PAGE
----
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Crowd sourcing

by Jenna Weissman Joselit on March 29th, 2015
Marisa Scheinfeld, Indoor Pool, Grossinger's Catskill Resort and Hotel, 2012

Marisa Scheinfeld, Indoor Pool, Grossinger’s Catskill Resort and Hotel, 2012. Courtesy of the artist.


Gallery talks are nice. So, too, are lectures and other forms of cultural outreach and engagement. But when it comes to eliciting a response, there’s nothing quite like the Q&A that follows on the heels of a public program about American Jewish culture, especially if its destination is that of the Catskills. Talk about audience participation!

The recipe is simple: Take a group whose members make up what the French call a “certain age,” leaven with memories of that former “kingdom of outdoor happiness,” as Grossinger’s, the eminent Catskills hotel, once put it, and mix it up with contemporary observations about Jewish history and humor, food and frolic — and you’re off and running.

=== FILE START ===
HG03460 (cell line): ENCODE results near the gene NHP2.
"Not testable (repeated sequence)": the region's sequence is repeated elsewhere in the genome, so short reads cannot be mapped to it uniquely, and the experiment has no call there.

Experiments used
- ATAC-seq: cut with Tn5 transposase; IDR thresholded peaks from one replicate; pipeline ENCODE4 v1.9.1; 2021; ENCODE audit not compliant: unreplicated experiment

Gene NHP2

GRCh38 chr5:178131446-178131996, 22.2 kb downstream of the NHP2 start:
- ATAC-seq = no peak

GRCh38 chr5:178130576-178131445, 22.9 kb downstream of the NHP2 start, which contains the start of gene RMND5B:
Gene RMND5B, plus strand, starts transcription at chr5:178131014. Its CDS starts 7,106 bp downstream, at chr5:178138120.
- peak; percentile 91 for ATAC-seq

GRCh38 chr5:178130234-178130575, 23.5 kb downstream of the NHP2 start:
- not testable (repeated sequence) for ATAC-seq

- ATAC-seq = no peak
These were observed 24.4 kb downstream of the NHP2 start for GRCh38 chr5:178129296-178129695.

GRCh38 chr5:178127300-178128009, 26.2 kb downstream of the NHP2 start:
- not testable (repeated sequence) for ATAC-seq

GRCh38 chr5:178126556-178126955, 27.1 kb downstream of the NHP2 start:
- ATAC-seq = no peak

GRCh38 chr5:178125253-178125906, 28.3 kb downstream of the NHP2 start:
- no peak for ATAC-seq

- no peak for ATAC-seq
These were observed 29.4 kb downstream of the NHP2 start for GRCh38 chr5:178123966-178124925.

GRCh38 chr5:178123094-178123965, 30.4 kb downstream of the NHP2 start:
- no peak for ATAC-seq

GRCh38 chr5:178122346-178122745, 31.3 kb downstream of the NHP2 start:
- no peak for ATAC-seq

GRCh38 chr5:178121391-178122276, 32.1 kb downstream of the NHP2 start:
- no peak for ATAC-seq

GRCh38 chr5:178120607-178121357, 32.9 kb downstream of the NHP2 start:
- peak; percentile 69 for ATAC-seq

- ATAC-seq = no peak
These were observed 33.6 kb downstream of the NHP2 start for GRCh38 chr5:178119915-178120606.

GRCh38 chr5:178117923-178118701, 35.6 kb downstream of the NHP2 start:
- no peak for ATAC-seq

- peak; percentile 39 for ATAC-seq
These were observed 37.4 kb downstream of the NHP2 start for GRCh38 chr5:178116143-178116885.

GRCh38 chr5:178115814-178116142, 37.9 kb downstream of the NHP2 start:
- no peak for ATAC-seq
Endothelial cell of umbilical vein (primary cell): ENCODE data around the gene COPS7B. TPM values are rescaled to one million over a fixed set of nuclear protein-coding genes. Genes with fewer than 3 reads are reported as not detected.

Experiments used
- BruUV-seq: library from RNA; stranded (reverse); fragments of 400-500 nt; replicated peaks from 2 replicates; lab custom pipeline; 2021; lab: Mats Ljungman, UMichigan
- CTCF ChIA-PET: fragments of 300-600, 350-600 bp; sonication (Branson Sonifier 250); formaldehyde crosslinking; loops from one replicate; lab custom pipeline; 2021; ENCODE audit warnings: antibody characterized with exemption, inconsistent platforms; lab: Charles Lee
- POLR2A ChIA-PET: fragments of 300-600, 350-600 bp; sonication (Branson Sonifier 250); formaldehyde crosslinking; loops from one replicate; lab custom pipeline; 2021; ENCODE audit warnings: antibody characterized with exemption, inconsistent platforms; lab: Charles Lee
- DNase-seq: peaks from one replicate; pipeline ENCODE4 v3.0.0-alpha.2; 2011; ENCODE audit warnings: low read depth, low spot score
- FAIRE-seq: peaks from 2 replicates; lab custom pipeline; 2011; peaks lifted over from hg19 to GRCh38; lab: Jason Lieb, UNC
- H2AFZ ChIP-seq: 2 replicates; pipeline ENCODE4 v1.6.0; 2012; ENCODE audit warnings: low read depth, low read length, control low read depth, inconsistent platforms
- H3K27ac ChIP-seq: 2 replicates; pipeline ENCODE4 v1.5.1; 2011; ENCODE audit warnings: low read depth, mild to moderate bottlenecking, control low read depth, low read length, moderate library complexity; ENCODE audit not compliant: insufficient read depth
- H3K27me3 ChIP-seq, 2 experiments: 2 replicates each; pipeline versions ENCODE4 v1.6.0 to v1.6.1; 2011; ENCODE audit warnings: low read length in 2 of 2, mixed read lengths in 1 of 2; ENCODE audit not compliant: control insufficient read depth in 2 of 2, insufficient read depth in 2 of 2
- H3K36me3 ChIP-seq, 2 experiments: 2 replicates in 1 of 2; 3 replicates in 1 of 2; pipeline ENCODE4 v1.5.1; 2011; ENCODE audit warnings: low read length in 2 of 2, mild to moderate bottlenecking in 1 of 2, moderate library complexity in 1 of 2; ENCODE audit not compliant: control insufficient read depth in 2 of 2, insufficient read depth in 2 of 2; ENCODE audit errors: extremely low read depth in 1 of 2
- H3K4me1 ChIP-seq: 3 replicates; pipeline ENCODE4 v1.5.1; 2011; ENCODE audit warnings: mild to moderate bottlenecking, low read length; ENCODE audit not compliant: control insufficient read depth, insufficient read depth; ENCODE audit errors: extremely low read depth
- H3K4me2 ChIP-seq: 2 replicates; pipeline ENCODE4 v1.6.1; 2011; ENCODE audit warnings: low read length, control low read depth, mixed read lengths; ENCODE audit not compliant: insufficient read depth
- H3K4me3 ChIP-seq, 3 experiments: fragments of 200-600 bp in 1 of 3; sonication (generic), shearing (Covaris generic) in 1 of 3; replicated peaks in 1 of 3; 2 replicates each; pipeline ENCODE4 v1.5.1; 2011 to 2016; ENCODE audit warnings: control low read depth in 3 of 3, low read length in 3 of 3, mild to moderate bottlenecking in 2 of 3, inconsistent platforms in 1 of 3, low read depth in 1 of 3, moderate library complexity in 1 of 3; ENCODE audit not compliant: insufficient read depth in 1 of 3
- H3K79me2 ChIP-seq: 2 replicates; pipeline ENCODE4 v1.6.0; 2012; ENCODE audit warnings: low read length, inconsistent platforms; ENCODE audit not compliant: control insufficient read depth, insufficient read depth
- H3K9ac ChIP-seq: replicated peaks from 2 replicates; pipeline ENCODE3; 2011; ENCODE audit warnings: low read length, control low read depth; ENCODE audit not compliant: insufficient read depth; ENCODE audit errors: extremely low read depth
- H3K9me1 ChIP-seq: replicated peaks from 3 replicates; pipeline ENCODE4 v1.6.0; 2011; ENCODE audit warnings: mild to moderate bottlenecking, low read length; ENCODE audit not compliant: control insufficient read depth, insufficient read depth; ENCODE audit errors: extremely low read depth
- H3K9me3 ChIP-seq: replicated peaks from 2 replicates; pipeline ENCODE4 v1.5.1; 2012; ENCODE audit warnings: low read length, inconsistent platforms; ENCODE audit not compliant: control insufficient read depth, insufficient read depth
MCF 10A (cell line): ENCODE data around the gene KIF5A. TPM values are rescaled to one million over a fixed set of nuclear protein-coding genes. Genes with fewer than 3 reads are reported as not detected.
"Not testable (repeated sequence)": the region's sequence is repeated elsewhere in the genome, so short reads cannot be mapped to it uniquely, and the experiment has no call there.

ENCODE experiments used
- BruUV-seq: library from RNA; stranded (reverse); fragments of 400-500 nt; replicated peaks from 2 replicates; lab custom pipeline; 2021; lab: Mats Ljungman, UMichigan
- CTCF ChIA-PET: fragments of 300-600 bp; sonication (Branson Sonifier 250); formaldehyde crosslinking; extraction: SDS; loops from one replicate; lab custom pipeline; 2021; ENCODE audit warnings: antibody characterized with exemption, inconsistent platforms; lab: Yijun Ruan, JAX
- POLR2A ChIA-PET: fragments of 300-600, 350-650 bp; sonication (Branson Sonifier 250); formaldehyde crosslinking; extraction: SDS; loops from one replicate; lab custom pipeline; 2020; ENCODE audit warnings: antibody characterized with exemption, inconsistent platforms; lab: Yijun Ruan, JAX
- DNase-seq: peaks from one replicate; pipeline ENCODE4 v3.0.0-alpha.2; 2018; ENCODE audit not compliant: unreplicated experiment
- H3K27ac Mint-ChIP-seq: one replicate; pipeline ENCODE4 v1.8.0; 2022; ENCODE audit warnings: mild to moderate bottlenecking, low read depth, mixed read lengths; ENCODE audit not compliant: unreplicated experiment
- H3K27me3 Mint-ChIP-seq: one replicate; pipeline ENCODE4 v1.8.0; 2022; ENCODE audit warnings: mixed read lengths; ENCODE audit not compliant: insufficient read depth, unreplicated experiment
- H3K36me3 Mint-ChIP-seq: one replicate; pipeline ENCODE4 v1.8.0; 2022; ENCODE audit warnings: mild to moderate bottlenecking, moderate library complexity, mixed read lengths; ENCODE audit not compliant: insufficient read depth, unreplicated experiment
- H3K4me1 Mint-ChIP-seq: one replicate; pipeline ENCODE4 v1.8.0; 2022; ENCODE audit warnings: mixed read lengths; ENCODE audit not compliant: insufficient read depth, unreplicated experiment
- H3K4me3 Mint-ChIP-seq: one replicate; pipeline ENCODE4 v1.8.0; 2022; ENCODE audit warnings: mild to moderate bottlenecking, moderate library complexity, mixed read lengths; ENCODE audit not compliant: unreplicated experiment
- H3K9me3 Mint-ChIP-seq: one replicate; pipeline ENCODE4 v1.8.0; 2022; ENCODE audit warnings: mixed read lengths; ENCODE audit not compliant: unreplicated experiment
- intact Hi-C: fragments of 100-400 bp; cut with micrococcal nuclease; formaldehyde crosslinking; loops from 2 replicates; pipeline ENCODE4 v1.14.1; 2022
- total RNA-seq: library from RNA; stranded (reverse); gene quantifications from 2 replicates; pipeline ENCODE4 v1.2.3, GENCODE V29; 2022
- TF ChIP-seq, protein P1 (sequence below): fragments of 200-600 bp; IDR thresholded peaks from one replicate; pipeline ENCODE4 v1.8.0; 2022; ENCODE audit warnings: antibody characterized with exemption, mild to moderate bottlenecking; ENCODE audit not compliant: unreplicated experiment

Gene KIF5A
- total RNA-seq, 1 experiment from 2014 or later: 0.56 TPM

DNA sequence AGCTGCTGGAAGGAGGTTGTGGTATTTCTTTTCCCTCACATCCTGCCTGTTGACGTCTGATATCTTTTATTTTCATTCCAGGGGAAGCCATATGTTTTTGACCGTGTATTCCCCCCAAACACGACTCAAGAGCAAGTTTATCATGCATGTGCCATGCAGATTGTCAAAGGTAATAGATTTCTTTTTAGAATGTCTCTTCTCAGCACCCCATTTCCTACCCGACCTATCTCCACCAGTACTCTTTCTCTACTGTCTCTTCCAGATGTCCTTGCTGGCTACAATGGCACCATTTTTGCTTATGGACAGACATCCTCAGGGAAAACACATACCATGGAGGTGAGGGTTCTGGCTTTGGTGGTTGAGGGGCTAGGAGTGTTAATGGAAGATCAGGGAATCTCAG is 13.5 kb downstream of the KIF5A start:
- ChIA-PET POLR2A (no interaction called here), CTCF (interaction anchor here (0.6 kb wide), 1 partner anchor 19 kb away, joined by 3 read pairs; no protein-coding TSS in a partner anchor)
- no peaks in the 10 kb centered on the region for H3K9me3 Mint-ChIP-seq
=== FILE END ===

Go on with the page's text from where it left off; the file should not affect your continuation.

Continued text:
Echoes of the Borscht Belt: The Contemporary Photography of Marisa Scheinfeld” is now on view at Yeshiva University Museum. An evocative and witty meditation on place, on the tussle between History and Mother Nature, the exhibition doesn’t just document what happened to the Catskills when its fortunes ran dry. Here, subject matter and visual artistry collude, compelling the viewer to reckon with absence and loss.

The exhibition, which will be closing on April 12th, after which it’ll be headed for the Yiddish Book Center, was accompanied the other evening by a conversation among Ms. Scheinfeld, Jacob Wisse, the museum’s imaginative director, and myself. Although we didn’t lack for what to say — our conversation encompassed a wide range of topics, from creative land use to Jewish history — it was the audience that made the evening a success.

Some attendees reminisced about their days as a band leader or as a guest at a bungalow colony. Others told a slightly naughty joke. Still others speculated on why the Catskills declined. Nearly everyone had something to say — and said it. At one memorable point in the proceedings, some audience members even started speaking directly to other audience members, bypassing the moderator entirely.

One extremely animated participant had been a former tumler at a Catskills establishment. His job was to get the guests, their bellies filled with food, up and about, exercising, swimming, walking, moving and interacting with one another. He would have had an easy time of it with this crowd.

From → art, food

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